(UEFI) Accidentally deleted FreeBSD bootloader, how to work around this?


I accidentally deleted the bootloader entry generated by FreeBSD's installer in my UEFI firmware. I used to see an entry, when I pressed F9 (which lists all available bootloaders), that pertained to FreeBSD, but I did some deleting with efibootmgr of bootloaders I didn't need anymore and I must have accidentally deleted FreeBSD's bootloader. How do I get it back? I have around 10 different Linux distros installed to my PC, each with their own bootloader shown when I press F9. My default bootloader is GRUB installed by my openSUSE Tumbleweed system. I made a few attempts to make a bootable GRUB entry for FreeBSD 11.2. In one attempt I tried adding:

menuentry "FreeBSD 11.2" {
insmod ufs2
set root=(hd1,gpt3)
kfreebsd /boot/loader

(based on https://unix.stackexchange.com/a/354301/27613, where /dev/sdb3, or /dev/ada1s3 in FreeBSD notation, is my FreeBSD UFS root partition) to my openSUSE Tumbleweed's grub.cfg file. In another attempt I tried adding:

menuentry "FreeBSD" --class freebsd --class bsd --class os {
 insmod ufs2
 insmod bsd
 set root=(hd1,gpt3)
 kfreebsd /boot/kernel/kernel
 kfreebsd_loadenv /boot/device.hints
 set kFreeBSD.vfs.root.mountfrom=ufs:/dev/ada1s3
 set kFreeBSD.vfs.root.mountfrom.options=rw
 set kFreeBSD.hw.psm.synaptics_support=1

based on https://unix.stackexchange.com/questions/109272/add-freebsd-to-grub2-boot-menu/109278#109278 to this same file and neither booted properly. Both entries, when booted separately, gave:


. Even after waiting a minute for things to change I was stuck with this screen.

So I'm here to ask if anyone has a way around this stuff up of mine.

Thanks for your time,
(based on https://unix.stackexchange.com/a/354301/27613, where /dev/sdb3, or /dev/ada1s3 in FreeBSD notation, is my FreeBSD UFS root partition)
The device names of the filesystems in FreeBSD depend on the partition scheme used.
I can't see how you came up with /dev/ada1s3 from the examples on stackexchange, since they talk about GPT, while your example is for MBR.

You should boot into the FreeBSD installer and run gpart show -p from the shell. The FreeBSD efi partition is 200M in size and the freebsd-ufs partition right after it, is (usually) the partition FreeBSD should boot from.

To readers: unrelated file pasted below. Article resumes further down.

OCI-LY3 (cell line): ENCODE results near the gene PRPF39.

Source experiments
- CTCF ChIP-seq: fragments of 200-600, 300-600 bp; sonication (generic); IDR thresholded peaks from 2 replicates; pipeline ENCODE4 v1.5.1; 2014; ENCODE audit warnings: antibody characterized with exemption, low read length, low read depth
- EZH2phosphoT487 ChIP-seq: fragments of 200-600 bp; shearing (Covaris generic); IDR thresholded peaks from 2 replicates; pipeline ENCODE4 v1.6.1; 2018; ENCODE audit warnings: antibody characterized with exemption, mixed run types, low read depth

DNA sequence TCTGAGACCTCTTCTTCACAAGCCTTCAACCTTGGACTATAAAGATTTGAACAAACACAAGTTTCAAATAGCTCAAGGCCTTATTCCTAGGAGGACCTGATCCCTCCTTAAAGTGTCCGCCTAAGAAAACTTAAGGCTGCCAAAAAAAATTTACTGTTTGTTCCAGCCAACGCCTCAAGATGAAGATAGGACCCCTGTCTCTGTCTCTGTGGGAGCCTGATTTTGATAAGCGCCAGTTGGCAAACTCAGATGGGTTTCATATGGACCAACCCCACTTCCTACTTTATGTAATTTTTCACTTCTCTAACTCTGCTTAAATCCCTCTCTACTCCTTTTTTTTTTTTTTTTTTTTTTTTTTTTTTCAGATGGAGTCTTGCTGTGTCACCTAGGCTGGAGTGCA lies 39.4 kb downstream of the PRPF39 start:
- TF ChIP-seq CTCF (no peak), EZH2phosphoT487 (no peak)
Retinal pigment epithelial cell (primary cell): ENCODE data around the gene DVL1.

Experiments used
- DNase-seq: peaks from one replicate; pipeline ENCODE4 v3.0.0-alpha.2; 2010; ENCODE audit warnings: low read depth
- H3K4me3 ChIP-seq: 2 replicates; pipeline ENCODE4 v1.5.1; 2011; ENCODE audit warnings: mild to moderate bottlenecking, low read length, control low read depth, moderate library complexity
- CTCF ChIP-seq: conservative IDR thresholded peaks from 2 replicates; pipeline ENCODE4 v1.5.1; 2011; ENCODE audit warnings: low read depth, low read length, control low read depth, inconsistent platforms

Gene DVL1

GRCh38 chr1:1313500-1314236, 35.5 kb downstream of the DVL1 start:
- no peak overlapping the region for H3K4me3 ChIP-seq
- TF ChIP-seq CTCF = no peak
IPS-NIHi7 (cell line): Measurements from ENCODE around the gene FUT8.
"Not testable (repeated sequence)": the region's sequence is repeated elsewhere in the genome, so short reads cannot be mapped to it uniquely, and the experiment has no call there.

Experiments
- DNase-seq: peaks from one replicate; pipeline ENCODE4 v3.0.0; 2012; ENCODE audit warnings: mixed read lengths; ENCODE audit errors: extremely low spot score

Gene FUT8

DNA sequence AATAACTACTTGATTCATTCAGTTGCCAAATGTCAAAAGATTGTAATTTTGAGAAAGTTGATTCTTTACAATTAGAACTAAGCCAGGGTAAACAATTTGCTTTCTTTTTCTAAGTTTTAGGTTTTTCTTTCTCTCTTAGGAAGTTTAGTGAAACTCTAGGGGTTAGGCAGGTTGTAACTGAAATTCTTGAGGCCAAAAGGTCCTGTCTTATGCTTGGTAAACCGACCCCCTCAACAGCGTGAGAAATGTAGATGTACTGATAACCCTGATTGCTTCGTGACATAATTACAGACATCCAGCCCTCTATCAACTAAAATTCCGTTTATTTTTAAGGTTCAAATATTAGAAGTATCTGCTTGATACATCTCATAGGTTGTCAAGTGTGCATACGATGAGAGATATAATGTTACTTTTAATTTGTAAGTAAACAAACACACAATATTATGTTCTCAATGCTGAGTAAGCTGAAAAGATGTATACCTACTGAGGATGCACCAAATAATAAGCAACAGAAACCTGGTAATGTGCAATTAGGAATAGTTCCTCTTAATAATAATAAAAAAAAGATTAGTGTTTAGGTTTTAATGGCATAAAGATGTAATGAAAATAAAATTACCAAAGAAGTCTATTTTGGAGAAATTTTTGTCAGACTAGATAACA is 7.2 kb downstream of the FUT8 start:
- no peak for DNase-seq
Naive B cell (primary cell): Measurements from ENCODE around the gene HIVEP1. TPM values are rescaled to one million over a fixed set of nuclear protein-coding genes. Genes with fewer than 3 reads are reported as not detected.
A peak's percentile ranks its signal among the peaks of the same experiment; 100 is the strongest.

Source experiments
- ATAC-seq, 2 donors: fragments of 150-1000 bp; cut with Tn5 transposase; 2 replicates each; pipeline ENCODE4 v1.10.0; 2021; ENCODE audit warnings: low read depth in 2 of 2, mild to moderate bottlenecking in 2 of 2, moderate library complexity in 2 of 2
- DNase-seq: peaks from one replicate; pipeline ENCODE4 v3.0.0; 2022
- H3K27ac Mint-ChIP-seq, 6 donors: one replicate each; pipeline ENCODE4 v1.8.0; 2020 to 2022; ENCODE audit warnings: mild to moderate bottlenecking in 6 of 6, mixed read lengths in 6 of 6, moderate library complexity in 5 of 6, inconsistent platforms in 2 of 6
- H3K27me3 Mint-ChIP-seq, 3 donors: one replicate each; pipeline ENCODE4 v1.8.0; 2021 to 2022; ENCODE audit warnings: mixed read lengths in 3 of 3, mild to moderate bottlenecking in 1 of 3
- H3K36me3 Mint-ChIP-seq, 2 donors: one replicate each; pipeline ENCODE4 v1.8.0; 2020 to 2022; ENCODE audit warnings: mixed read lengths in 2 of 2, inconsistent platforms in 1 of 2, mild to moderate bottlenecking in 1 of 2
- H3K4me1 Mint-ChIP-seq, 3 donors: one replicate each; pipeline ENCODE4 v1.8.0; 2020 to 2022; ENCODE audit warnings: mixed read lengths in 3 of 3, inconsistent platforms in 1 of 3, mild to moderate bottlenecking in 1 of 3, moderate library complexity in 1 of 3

In case you somehow managed to delete the content of the efi partition FreeBSD installed, then from the shell run gpart bootcode -p /boot/boo1.efifat -i [I]partnum /dev/[/I]
Run gpart show (without the -p) to see the partition numbers.
There's no EFI partition that FreeBSD installed. There is one I had already at /dev/sda1, which is used by Linux, but FreeBSD only installed:

/dev/sdb2 - FreeBSD boot partition, 512K in size
/dev/sdb3 - FreeBSD UFS partition, 89 G in size
/dev/sdb4 - FreeBSD swap partition, 4 G in size

I don't use MBR, both my disks have GPT partition tables.
Could you please use gpart to display all this? Not only will that tell us the right device to use but it will also display any empty space(s) between the partitions if there is some. Which seems likely because it seems a bit odd to me that FreeBSD would install it's EFI bootloader onto another disk than the system disk.
Well how I am meant to get you the full output is a mystery to me, given that my PC has a WiFi chip incompatible with FreeBSD (although I have ordered an atheros chip to fix this, but it won't be here for a fortnight, at least) and an ethernet cable isn't a viable option. The best I can do is give you this photo of what I see when I run gpart show:


Hopefully, that was sufficiently helpful. I tried running:

gpart bootcode -p /boot/boo1.efifat -i 3 /dev/

(I thought partnum was meant to be the UFS partition number; not sure if the 1 in boo1.efifat was a typo, so I tried with 1 replaced with t too, with the same result) and it didn't seem to get what I meant.
Why has everyone gone silent? Would it help if I showed you the output of:

fdisk /dev/sda -l

so you can see the details of /dev/sda too (as I can't see it in the photo)? If so here it is:

Disk /dev/sda: 931.5 GiB, 1000204886016 bytes, 1953525168 sectors
Units: sectors of 1 * 512 = 512 bytes
Sector size (logical/physical): 512 bytes / 4096 bytes
I/O size (minimum/optimal): 4096 bytes / 4096 bytes
Disklabel type: gpt
Disk identifier: D6295BA0-7C8B-4F33-BAF6-B6DF757614A6

Device          Start        End   Sectors  Size Type
/dev/sda1        2048     264191    262144  128M EFI System
/dev/sda2      264192   17041407  16777216    8G Linux swap
/dev/sda3    17041408  121899007 104857600   50G Linux filesystem
/dev/sda4   121899008  331614207 209715200  100G Linux filesystem
/dev/sda5   331614208  541337599 209723392  100G Linux LVM
/dev/sda6   541337600  741337087 199999488 95.4G Linux filesystem
/dev/sda7   741337088  838936575  97599488 46.6G Linux filesystem
/dev/sda8   941336576 1151051775 209715200  100G Linux filesystem
/dev/sda9  1151051776 1360766975 209715200  100G Linux filesystem
/dev/sda10 1360766976 1465618431 104851456   50G Linux filesystem
/dev/sda11 1570482176 1780197375 209715200  100G Linux filesystem
/dev/sda12 1780197376 1953523711 173326336 82.7G Linux filesystem
/dev/sda13  838936576  839516159    579584  283M Linux filesystem
/dev/sda14 1465618432 1570482175 104863744   50G Linux LVM
/dev/sda15  839516160  941336575 101820416 48.6G Linux filesystem

Partition table entries are not in disk order.
I re-entered the installer's shell and ran the command, but with
| head -n no
after it, here's the pictures that show the rest of the output (the lines cut out in my last photo):